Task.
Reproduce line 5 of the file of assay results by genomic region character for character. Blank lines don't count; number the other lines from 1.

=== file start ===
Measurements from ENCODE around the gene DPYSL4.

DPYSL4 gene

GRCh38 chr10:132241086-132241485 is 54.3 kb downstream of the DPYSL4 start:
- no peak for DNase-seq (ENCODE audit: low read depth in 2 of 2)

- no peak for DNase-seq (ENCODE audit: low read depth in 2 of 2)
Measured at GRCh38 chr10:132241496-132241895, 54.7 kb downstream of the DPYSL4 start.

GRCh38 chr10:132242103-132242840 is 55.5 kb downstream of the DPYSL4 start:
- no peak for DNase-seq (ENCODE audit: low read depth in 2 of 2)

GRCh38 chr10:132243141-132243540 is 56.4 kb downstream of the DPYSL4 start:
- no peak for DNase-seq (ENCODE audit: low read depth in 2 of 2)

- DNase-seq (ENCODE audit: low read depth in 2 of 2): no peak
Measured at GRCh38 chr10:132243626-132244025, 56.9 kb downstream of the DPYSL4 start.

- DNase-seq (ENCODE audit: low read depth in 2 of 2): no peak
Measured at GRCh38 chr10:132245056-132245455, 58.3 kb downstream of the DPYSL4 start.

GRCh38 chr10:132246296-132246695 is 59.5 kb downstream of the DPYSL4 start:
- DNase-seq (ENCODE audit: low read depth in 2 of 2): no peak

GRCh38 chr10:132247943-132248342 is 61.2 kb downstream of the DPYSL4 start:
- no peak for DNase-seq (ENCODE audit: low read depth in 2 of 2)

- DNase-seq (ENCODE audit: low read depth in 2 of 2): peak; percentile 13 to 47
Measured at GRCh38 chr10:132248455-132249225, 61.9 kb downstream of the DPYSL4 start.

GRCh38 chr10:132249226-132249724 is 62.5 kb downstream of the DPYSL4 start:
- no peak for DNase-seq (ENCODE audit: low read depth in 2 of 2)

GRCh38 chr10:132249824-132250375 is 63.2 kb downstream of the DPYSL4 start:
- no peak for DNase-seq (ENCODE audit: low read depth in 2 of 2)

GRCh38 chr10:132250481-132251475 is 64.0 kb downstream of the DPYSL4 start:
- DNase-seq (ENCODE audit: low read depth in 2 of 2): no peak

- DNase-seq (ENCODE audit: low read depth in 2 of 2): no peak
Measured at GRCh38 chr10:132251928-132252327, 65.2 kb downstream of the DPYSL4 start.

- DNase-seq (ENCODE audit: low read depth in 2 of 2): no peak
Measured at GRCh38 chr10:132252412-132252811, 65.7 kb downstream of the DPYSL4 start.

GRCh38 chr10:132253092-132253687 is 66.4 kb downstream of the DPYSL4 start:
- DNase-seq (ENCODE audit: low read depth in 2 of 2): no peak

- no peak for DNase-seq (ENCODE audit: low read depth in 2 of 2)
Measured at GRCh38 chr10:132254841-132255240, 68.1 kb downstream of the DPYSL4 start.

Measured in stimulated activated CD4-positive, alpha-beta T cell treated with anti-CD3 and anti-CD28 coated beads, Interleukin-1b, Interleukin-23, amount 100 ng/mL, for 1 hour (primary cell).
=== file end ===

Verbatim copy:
- no peak for DNase-seq (ENCODE audit: low read depth in 2 of 2)